After You Carve the Pumpkin: How to Bake Pumpkin Seeds

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One of the best parts of pumpkin carving is scooping out the seeds to season and bake into a delightful autumnal snack and then burning them to a crisp.

The trick to messing the same thing up year after year is to NEVER do it the same way twice, but to ALWAYS do it without paying a lot of attention. Well, this year I've bucked the trend. I paid attention. And I'm writing it down. That way next year I'll know exactly how I managed to not burn the shit out of the pumpkin seeds, and maybe how to avoid making them far too spicy for my kids to ever enjoy.

Baked Pumpkin Seeds
Image: Courtesy of Kelli Martinelli

Kelli and Cransky's Super-Sweet and Spicy Pumpkin Seeds

Theoretical Ingredients:
2 cups fresh pumpkin seeds, rinsed
1 tablespoon olive oil
2 tablespoons dark brown sugar
1 tablespoon water
1 1/2 teaspoons allspice
1/2 teaspoon salt
1/4 teaspoon cayenne pepper

Theoretical Cooking Directions:
Preheat the oven to 375 degrees. Toss the pumpkin seeds in the olive oil. In a separate bowl, whisk together the ingredients to make the sauce. Then mix the sauce in with the oil-covered pumpkin seeds. Lay out the pumpkin seeds in an even layer on a parchment lined baking sheet. Bake in the oven for about 30 minutes, turning the seeds halfway through.

The Real Ingredients:
Probably more like 3-4 cups of fresh pumpkin seeds, mostly rinsed, but a few pumpkin guts left.
An eyeballed amount of olive oil. Possibly a tablespoon, possibly more like 3.
2 tablespoons of light brown sugar.
A splash of water.
No allspice in the cupboard, so how about a pinch of nutmeg, cinnamon and clove? Yes.
Salt in an undetermined amount. Just don't overdo it.
A hefty pinch from an unidentified bag of red spice.
When it's clear that the sauce isn't enough to coat your seeds cause a) you can't see it on there and b) you can't smell it, go back and add the following, directly onto the seeds without whisking it in the bowl first:
I don't know, another 2-3 tablespoons of brown sugar.
Definitely more cinnamon. A few hearty shakes. Then another.
Stir it all in together. NOW you can smell it. Ahhh.

The Real Cooking Directions:
Preheat the oven to 400 degrees. Lay them out as flat as you can on the parchment-lined baking sheet. Sprinkle a bit more salt, 'cause everyone likes salty nuts. Seeds, I mean seeds. Then put 'em in the oven, go drink a beer and set some mouse traps in the basement. Think the mice love the crumbs that your little crumbcakes leave all over the house? Well they're going to really love the seasoned pumpkin seeds that will inevitably litter the house for a month. So be proactive.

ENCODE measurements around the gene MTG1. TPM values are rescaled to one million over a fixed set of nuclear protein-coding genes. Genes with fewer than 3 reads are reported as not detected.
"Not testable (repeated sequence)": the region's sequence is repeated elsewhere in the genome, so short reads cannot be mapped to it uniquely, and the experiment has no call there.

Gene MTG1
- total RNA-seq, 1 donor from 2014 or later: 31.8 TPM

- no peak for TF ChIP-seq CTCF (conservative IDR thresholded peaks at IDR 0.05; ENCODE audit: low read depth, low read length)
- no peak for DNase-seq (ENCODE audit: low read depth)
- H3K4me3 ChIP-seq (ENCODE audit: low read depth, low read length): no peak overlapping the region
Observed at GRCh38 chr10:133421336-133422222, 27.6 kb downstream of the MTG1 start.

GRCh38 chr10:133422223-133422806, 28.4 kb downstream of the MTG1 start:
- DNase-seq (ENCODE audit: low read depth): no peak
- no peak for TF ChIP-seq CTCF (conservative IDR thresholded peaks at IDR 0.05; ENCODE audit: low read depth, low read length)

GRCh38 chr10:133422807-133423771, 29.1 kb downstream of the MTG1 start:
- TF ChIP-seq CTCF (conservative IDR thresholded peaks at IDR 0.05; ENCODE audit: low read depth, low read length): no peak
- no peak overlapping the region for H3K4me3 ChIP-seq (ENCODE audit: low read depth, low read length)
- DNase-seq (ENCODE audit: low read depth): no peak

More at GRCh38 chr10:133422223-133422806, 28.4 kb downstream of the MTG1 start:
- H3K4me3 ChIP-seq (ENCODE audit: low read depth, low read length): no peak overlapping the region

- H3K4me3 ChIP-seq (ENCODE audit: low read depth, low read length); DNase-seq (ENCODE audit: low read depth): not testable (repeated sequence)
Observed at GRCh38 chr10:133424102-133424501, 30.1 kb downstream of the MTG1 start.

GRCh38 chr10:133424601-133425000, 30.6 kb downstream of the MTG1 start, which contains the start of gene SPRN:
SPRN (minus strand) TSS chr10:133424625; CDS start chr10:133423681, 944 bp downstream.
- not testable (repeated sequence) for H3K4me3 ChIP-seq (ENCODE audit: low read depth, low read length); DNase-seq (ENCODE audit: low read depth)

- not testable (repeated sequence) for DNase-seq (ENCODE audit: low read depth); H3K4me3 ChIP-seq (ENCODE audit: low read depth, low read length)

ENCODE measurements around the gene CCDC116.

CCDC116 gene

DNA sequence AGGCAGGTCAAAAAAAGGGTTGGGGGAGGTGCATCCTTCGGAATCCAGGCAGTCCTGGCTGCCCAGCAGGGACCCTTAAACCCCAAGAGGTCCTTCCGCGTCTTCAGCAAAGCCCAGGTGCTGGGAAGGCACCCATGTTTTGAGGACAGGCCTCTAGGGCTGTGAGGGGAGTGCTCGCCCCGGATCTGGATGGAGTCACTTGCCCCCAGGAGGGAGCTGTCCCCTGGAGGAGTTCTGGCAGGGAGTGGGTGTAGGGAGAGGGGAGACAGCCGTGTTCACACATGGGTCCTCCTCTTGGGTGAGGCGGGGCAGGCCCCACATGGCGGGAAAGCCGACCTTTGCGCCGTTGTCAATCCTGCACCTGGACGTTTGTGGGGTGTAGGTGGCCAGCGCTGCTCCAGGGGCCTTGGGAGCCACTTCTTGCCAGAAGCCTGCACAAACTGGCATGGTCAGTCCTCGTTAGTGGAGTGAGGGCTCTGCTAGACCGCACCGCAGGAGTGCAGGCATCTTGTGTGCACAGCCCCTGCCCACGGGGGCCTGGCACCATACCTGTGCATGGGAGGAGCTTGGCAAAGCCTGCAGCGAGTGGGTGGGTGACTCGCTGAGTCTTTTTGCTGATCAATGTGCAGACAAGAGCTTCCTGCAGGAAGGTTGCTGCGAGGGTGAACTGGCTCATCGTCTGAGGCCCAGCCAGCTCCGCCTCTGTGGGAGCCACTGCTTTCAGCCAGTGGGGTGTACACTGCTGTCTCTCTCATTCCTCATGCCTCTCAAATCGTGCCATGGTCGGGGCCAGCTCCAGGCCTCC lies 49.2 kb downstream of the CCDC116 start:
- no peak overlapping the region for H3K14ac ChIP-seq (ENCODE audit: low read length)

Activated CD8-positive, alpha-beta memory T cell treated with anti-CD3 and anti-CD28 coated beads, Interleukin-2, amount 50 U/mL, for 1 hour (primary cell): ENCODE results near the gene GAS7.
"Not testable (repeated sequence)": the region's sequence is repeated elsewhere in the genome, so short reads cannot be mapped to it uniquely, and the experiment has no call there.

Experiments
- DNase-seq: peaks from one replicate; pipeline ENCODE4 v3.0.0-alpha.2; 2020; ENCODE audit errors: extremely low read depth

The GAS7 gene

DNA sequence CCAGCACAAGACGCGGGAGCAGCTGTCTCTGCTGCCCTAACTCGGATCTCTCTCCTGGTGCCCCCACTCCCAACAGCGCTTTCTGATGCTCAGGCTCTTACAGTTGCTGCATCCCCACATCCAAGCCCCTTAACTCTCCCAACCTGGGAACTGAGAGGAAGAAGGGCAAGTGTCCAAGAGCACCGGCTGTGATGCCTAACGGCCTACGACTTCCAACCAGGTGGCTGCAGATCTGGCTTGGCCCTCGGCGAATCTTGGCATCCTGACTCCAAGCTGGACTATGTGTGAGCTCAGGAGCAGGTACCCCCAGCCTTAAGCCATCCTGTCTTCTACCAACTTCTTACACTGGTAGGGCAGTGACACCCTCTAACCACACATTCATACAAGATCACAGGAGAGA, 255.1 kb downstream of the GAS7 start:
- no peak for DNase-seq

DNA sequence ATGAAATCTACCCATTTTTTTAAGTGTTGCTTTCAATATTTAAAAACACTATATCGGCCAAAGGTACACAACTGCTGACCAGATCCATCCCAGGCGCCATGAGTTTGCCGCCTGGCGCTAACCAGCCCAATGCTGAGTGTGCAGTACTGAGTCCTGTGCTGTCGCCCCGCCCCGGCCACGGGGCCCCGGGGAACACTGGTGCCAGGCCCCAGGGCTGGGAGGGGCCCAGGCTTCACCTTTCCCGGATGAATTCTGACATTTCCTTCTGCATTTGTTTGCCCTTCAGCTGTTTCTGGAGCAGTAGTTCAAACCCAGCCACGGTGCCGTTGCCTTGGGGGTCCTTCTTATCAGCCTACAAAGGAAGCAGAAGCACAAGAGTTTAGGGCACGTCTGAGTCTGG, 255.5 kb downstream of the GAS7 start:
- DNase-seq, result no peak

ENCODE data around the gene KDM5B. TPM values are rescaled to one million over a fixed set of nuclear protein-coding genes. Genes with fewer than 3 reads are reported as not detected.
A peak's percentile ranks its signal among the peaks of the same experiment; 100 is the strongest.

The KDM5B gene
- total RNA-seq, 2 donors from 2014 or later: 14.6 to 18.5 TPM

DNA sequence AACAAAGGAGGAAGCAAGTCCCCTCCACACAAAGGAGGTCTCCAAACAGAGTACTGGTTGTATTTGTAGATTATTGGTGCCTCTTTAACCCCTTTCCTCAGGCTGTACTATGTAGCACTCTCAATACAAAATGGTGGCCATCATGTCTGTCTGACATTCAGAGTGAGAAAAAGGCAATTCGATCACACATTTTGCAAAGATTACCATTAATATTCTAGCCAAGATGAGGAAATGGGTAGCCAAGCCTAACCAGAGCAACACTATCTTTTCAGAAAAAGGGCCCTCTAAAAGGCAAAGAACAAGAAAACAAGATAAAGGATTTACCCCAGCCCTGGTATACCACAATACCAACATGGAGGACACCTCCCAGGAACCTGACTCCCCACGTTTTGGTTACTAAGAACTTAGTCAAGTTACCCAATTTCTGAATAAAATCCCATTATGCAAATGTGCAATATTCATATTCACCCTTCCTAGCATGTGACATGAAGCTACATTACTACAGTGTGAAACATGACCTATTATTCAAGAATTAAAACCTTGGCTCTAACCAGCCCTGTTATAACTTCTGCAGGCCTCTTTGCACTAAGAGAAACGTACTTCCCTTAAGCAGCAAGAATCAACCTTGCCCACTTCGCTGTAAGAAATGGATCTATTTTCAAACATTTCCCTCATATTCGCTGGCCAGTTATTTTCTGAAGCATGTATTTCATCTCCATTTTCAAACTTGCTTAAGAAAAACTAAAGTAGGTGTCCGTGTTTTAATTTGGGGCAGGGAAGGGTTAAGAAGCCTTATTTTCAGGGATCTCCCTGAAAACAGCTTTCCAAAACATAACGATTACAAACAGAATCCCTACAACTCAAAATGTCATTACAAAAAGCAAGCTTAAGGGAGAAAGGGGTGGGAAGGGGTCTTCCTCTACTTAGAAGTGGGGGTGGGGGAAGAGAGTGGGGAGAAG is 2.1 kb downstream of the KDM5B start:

Go outside and play with the dog for 10 minutes. Come back in and check the seeds. Turn them with a spatula NOT YOUR HANDS. Repeat about four times. Don't get so distracted that the smoke alarm jolts you back to your failures. The brown sugar is going to make them a bit sticky. It's okay. Keep them in there until they look crisp and pull the little seedies out when they've got that sexy, smoky look about them. Leave them in the baking sheet to cool for about another beer.

When they're cool, pick them up by the fistful and gently squeeze. They will have stuck together because of the copious amount of brown sugar you put in with them, but they'll break apart nicely. Like meth.

When the temperature seems esophagus-safe, dig in. And then when it occurs to you that these are really delicious, but far too spicy for your children, put them in an airtight container and straight into a cupboard where the kids won't see them. Pre-pour baggies of Trader Joe's frosted maple and brown sugar shredded mini-wheats for them to snack on. Next year, kiddos, next year.

10 Barrel's winter ale was the perfect sweet and spicy seed accompaniment. 



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